5. Portugal. The Man – In the Mountain In the Cloud
A band with seven incredible studio albums and five EPs needs no introduction. Portugal. The Man has somehow managed to top their incredible albums like The Satanic Satanist and American Ghetto with their 2011 release of In the Mountain In the Cloud. Their first album on Atlantic Records has proved to be their best, maintaining that wonderful trademark PTM sound. Each song is dripping with synthed-out vocals, electronic instrumentals, incredible percussion, dizzying violins, layered keyboard lines, blues guitar, and complex bass lines. With incredible tracks like “Sleep Forever” and “Everything You See,” there is not one bad song on the entire album.
4. Fleet Foxes – Helplessness Blues
One of the greatest folk albums of the year (and in recent years), Helplessness Bluesdelivers song after song of beauty, strength, and likability. Fleet Foxes, a six-piece folk band from Seattle, deliver a cheerier second full-length with a perfected sound. The title track is just as strong as album favorites “Sim Sala Bim,” “Battery Kinzie” and the fantastic “The Shrine/An Argument.” Occasionally wistful tracks are reminiscent of their previous release, while others are more upbeat and sunny. With great variation, fantastic instrumentation, and profound lyricism, Fleet Foxes have created a masterpiece in Helplessness Blues.
3. Bon Iver – Bon Iver
Bon Iver’s self-titled album is easily the best work that Justin Vernon has put out to date. With modulated falsetto vocals, often in harmony, on top of synth and folk guitar, this album is minimalist while maximizing its potential. Many songs come off as soft and ambient while others are guitar-driven rhythmic folk rock. With upbeat and accessible songs like “Perth,” “Towers” and “Calgary,” the calmer songs of “Holocene” and “Lisbon, OH” are evenly balanced out. With a name coming from French’s “bon hiver” meaning “good winter,” this album is sure to bring chills with its beauty and depth.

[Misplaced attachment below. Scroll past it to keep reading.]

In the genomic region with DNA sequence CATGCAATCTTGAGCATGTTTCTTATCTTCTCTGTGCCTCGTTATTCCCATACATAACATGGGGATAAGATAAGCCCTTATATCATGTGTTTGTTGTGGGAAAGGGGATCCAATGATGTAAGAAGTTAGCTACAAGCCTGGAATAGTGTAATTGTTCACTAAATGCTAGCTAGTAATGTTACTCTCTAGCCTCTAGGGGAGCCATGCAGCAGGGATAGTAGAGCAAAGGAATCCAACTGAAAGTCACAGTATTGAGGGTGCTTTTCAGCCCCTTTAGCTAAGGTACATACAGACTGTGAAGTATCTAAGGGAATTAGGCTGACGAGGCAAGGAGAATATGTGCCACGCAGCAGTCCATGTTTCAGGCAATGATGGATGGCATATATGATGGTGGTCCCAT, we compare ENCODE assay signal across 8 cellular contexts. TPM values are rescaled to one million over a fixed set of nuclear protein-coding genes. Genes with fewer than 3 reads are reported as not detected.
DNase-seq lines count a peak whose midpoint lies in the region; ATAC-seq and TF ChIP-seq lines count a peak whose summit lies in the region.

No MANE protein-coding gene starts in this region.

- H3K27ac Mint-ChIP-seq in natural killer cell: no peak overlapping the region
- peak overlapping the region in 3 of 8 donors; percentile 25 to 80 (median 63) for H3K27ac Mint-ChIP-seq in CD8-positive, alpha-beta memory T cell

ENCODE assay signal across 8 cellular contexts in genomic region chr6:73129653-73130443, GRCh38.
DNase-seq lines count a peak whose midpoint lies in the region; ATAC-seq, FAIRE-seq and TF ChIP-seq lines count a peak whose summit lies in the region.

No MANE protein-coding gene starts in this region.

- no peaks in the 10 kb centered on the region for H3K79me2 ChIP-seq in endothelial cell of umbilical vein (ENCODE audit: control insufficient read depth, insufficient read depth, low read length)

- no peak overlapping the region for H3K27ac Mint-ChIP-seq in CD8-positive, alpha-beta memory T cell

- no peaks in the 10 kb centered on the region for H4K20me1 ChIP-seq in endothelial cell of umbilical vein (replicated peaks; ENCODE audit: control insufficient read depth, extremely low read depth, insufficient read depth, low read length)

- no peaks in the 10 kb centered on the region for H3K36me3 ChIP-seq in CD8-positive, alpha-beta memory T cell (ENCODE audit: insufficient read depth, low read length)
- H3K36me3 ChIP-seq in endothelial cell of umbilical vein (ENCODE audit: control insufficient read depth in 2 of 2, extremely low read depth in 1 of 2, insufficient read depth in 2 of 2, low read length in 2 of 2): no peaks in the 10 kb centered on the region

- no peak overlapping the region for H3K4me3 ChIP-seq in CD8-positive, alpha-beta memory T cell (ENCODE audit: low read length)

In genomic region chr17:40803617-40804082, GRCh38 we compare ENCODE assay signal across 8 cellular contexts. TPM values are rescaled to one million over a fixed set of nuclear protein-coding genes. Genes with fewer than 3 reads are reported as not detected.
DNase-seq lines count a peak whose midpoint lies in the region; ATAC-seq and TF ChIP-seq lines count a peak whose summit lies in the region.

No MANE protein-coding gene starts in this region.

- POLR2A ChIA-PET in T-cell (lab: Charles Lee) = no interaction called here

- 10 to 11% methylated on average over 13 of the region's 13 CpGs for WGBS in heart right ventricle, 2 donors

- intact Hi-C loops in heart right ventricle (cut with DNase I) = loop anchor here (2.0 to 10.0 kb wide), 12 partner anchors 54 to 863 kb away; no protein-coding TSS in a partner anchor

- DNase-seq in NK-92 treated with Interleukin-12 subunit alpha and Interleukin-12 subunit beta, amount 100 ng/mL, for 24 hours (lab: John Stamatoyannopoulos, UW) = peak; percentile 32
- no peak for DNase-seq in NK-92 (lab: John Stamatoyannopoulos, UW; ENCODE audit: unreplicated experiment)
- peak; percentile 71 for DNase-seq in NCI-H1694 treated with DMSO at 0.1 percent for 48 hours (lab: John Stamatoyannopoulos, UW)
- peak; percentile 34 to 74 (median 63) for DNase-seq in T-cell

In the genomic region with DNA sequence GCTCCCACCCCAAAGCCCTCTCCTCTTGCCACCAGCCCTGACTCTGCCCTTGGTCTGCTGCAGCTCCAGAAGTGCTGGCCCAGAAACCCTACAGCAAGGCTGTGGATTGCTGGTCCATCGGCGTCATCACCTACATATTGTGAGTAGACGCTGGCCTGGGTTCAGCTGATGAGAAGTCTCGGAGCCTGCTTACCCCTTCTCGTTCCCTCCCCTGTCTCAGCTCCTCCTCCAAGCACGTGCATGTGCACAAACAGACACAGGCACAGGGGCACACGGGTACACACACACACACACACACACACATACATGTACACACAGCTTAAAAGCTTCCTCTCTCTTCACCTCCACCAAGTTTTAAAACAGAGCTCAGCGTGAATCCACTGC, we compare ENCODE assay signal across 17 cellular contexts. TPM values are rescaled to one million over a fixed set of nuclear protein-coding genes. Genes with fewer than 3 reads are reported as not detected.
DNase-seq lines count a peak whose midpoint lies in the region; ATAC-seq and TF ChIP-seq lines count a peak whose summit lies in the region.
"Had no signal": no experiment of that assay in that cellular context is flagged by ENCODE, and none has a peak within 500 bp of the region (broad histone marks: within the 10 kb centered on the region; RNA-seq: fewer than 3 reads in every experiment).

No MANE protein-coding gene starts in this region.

2. St. Vincent – Strange Mercy
Strange Mercy is St. Vincent’s third album, perfecting her mysterious sound. Utilizing heavy bass lines and squealing guitar, Annie Clark’s light and melodic vocals create a beautiful juxtaposition. The guitar riffs on celestial backdrops mix with her fanciful vocals in a cacophonous contrast that somehow sounds exactly right. She may be small in stature, but she can certainly wail musically. Strange Mercy boasts singalong pop songs as well as introspective tracks that are profound in both lyrics and instrumentation. Overall, this album takes unexpected elements and combines them into a bewilderingly mesmerizing tour de force that is without a doubt one of the best albums of the year.
1. Larry and His Flask – All That We Know
Larry and His Flask is perhaps the most powerful and passionate band to ever put on a live performance, and every ounce of their energy is seamlessly transferred into their recordings on All That We Know. With their first full-length release after their punk-infused bluegrass makeover, they deliver song after song of fiery folk goodness. While some songs are energetic bluegrass breakdowns, others are darker folk rock alluding to a party-filled past. Infusing punk, rock and roll and bluegrass creates an album that you can play again and again. With not one song that falls flat, All That We Know is easily my favorite album of the year, making me ever excited for their 2012 release.
Biggest Surprise: Transit – Listen & Forgive
Biggest Disappointment: Set Your Goals – Burning At Both Ends
Best Live Show: Cut Copy and Washed Out at The Orange Peel
Most Anticipated 2012: Bad Books